Caffey’s late bucket gives Long Beach State win over Cal Poly
It was so typical.
In the waning minutes of Thursday night’s Big West Conference game between Long Beach State and Cal Poly, the two opponents traded baskets, back and forth, building the intensity with each change of the lead.
With The Beach down two, Mike Caffey grabbed an offensive rebound and found Tyler Lamb for a three. Then a Caffey jumper made the lead four. And then it disappeared after a turnover, two free throws and a jumper by David Nwaba with only 20 seconds left.
Cal Poly should have the momentum after that, right? There’s never any real momentum when these two teams play.
Caffey, again the hero, made one final basket with just 1.1 second left on the clock. The 49ers avoided a second-straight overtime with a 50-48 win.
"I told our guys you better keep them under 50 because you’re not going to score much more than that," Long Beach head coach Dan Monson said. "You have to have that mindset coming in."
It had shades of the 49ers’ 63-62 win over the Mustangs last season. And the 50-48 win at the Pyramid from two years ago.
Somehow, two teams with two completely different styles of play always tend to produce close games. You’ll have to look all the way back to the 2010-2011 season to find games the two that didn’t come down to the wire.
Under head coach Joe Callero, Cal Poly plays a maddeningly effective half-court offense with a 1-3-1 defense. The Beach likes to open it up, spread the floor and play a zone defense in order to get out into a transition offense. The only common theme is that both teams fight to dictate the tempo.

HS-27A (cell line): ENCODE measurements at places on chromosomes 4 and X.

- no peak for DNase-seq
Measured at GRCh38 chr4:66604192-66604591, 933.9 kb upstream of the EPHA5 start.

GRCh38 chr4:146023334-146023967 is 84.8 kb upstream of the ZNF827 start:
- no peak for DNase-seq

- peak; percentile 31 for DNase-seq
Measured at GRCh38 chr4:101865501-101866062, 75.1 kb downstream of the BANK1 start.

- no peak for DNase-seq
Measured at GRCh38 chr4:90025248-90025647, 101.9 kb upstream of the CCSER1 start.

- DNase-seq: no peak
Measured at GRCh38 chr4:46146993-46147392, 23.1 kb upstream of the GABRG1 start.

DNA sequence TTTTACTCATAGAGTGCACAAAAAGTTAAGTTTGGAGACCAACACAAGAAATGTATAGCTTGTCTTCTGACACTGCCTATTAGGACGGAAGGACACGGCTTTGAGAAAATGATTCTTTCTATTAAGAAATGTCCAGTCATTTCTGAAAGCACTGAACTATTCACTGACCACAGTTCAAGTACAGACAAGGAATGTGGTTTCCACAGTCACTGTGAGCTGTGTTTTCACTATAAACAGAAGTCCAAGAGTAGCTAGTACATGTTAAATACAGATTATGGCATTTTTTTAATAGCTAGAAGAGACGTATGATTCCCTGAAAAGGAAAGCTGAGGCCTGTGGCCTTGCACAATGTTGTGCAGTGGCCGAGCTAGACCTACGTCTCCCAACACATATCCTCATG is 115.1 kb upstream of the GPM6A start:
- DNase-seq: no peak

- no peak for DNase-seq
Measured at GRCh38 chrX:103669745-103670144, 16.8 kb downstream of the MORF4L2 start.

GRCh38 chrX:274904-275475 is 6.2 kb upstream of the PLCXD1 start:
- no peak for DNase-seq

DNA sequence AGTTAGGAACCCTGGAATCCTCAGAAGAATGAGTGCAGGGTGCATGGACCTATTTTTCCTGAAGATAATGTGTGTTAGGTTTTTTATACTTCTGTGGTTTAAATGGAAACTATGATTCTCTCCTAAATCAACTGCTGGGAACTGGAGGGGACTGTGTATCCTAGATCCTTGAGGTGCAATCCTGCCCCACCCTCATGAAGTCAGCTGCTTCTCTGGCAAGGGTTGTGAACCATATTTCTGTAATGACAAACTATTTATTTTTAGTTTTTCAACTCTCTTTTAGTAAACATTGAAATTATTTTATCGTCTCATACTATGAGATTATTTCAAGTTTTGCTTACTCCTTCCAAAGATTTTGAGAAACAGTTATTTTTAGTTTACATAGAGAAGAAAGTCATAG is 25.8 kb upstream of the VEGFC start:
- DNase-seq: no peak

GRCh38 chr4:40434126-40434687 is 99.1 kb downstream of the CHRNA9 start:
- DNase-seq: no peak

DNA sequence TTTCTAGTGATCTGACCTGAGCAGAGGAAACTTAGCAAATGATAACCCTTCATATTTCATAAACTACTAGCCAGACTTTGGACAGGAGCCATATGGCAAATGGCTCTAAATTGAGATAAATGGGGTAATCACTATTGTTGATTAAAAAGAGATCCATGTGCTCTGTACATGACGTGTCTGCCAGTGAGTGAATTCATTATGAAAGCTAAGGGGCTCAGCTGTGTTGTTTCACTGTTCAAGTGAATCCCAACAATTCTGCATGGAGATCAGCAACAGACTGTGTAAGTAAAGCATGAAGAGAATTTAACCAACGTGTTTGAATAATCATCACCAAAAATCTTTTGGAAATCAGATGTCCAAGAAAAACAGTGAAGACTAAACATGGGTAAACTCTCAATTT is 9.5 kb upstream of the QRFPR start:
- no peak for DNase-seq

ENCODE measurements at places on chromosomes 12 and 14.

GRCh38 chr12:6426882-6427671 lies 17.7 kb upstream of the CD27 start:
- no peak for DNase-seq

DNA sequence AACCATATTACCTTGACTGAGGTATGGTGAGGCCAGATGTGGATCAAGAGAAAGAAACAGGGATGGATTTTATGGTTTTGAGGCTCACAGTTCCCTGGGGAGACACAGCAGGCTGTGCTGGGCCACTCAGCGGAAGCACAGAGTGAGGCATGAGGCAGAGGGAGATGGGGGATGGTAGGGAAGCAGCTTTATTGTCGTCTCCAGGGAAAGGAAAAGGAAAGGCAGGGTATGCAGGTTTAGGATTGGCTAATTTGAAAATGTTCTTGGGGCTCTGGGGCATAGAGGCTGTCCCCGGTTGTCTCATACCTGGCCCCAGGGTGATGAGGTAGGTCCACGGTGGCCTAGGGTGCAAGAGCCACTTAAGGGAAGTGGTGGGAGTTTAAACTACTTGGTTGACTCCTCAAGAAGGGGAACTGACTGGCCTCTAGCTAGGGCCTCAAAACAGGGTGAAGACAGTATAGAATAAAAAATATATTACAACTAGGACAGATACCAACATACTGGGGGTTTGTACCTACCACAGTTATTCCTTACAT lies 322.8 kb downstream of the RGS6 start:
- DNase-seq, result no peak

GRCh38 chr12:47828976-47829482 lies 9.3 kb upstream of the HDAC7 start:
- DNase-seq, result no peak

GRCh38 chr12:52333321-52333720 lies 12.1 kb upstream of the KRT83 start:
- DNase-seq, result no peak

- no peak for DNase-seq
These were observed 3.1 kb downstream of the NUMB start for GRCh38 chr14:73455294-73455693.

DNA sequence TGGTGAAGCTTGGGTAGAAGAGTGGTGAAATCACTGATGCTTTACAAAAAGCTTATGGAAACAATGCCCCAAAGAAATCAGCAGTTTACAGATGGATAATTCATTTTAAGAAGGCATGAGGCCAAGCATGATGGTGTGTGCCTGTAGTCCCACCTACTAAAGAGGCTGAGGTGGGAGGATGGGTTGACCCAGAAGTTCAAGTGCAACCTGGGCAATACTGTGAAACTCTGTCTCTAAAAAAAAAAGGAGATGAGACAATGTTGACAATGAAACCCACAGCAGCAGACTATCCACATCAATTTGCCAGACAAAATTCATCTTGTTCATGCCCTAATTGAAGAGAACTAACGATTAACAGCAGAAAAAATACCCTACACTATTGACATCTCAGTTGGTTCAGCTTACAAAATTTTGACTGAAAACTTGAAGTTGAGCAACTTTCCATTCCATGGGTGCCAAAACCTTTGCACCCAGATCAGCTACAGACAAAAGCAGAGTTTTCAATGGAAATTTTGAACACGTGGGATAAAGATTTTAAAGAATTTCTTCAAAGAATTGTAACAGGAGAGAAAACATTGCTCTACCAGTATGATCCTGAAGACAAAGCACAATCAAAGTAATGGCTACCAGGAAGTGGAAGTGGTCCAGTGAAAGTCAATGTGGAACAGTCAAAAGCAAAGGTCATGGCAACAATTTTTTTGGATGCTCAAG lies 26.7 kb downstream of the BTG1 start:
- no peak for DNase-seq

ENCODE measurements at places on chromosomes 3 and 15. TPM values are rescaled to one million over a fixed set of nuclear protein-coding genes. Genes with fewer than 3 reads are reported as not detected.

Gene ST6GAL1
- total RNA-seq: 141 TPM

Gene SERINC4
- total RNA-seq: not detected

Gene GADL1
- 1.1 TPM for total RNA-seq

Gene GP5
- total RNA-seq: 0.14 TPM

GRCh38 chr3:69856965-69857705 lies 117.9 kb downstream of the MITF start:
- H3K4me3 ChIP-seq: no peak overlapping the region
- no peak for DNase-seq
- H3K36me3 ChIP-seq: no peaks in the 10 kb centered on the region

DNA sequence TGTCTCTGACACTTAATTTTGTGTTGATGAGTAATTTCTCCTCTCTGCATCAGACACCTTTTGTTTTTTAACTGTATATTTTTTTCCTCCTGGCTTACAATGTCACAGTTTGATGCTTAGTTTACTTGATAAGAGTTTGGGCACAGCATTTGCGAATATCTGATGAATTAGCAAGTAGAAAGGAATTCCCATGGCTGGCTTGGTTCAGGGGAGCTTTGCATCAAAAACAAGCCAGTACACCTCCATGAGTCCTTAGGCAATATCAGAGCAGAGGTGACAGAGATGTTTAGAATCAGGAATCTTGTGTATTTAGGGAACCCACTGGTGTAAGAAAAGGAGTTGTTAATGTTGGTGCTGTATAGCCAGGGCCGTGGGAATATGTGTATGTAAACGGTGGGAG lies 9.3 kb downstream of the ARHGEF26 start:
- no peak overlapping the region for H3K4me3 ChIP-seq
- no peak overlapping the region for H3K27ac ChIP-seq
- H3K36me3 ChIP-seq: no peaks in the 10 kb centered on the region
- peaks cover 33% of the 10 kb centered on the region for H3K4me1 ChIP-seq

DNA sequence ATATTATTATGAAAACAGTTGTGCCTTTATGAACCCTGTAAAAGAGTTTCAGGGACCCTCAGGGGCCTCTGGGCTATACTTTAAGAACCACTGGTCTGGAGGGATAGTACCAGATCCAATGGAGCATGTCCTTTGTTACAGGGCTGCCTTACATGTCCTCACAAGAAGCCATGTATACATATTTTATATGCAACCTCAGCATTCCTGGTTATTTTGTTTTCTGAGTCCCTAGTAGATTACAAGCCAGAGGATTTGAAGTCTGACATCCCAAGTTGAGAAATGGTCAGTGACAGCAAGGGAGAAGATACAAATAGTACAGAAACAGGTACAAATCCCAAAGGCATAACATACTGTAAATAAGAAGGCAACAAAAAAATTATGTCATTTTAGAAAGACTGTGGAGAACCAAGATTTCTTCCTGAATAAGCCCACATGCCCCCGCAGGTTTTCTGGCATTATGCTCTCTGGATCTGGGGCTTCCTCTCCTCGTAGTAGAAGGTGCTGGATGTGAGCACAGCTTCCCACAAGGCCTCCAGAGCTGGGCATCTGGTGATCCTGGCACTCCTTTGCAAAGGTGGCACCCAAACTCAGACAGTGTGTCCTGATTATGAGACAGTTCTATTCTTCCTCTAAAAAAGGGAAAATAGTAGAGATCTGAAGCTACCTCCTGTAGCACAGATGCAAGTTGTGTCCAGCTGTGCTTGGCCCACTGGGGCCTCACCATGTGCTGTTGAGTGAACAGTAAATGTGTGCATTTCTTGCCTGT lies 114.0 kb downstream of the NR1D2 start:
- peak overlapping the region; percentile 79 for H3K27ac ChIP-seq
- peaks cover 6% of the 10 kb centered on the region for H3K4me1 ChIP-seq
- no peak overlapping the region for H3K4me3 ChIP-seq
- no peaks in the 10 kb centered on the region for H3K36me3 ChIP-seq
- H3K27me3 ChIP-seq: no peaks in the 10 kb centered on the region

"It’s draining for us because of the way we like to play," Caffey said. "They’re a hard-headed defensive team and we struggle every year scoring against them."
With the Mustangs’ bleed-the-clock ways every mistake is magnified, every possession a marathon.
"They’re going to take the clock down," Monson said. "Every mistake in this game is like having two mistakes in a normal game because there are half as many possessions."
"If they get an offensive rebound, that’s a whole minute that they waste," Caffey said. "Rebounding is key for this team."
It’s not a matchup that typically brings out the best in either opponent. It didn’t bring out the best in Caffey, who went 7-for-17 from the field with only 14 points and four assists. The way Caffey goes, the team typically goes. But with the way David Samuels hustled on the glass in the final minutes and the calm that the rest of the team kept, Caffey was put in position to make a big play.
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"They didn’t panic and they got the ball to the best player and he made a great play at the end," Monson said. "This wasn’t mike’s best game and we won. There’s been very few games this year – we have eight wins and this is the first one of the eight where he didn’t have a great game offensively."
Caffey didn’t trust his instincts on that final play. It was an off night, so he trusted those of assistant coach Rod Palmer instead.
"I looked at Coach Palmer and Coach Palmer said take it to the rim. Usually, I would have just shot it," he said. "I live for moments like these to have the last shot with the ball in my hands. You always want to be that guy that wants to make that winning basket or that winning pass."
The Big West race is just heating up, but the Mustangs and their low-scoring, defensive ways will cool down even the most scorching teams.